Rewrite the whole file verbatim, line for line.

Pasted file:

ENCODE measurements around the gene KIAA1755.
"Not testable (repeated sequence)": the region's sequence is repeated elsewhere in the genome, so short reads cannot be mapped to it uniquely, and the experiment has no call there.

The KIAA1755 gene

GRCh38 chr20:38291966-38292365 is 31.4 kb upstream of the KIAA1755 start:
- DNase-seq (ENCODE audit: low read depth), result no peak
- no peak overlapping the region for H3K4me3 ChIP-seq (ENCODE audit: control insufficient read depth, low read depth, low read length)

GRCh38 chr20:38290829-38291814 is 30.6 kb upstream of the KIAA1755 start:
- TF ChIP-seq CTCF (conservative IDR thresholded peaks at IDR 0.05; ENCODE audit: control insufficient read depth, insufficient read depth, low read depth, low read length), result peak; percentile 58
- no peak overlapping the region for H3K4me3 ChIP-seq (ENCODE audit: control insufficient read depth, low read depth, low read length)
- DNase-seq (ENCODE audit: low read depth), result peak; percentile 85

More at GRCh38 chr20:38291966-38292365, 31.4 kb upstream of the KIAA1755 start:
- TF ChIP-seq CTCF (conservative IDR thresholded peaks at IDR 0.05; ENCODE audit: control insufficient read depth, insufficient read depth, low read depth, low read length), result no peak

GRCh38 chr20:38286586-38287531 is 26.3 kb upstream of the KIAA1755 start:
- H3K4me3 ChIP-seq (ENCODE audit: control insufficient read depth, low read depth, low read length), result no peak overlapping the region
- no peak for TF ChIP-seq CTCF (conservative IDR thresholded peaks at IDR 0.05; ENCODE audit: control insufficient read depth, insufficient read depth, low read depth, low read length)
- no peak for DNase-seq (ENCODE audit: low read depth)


ENCODE measurements around the gene KIAA1755.
"Not testable (repeated sequence)": the region's sequence is repeated elsewhere in the genome, so short reads cannot be mapped to it uniquely, and the experiment has no call there.

The KIAA1755 gene

GRCh38 chr20:38291966-38292365 is 31.4 kb upstream of the KIAA1755 start:
- DNase-seq (ENCODE audit: low read depth), result no peak
- no peak overlapping the region for H3K4me3 ChIP-seq (ENCODE audit: control insufficient read depth, low read depth, low read length)

GRCh38 chr20:38290829-38291814 is 30.6 kb upstream of the KIAA1755 start:
- TF ChIP-seq CTCF (conservative IDR thresholded peaks at IDR 0.05; ENCODE audit: control insufficient read depth, insufficient read depth, low read depth, low read length), result peak; percentile 58
- no peak overlapping the region for H3K4me3 ChIP-seq (ENCODE audit: control insufficient read depth, low read depth, low read length)
- DNase-seq (ENCODE audit: low read depth), result peak; percentile 85

More at GRCh38 chr20:38291966-38292365, 31.4 kb upstream of the KIAA1755 start:
- TF ChIP-seq CTCF (conservative IDR thresholded peaks at IDR 0.05; ENCODE audit: control insufficient read depth, insufficient read depth, low read depth, low read length), result no peak

GRCh38 chr20:38286586-38287531 is 26.3 kb upstream of the KIAA1755 start:
- H3K4me3 ChIP-seq (ENCODE audit: control insufficient read depth, low read depth, low read length), result no peak overlapping the region
- no peak for TF ChIP-seq CTCF (conservative IDR thresholded peaks at IDR 0.05; ENCODE audit: control insufficient read depth, insufficient read depth, low read depth, low read length)
- no peak for DNase-seq (ENCODE audit: low read depth)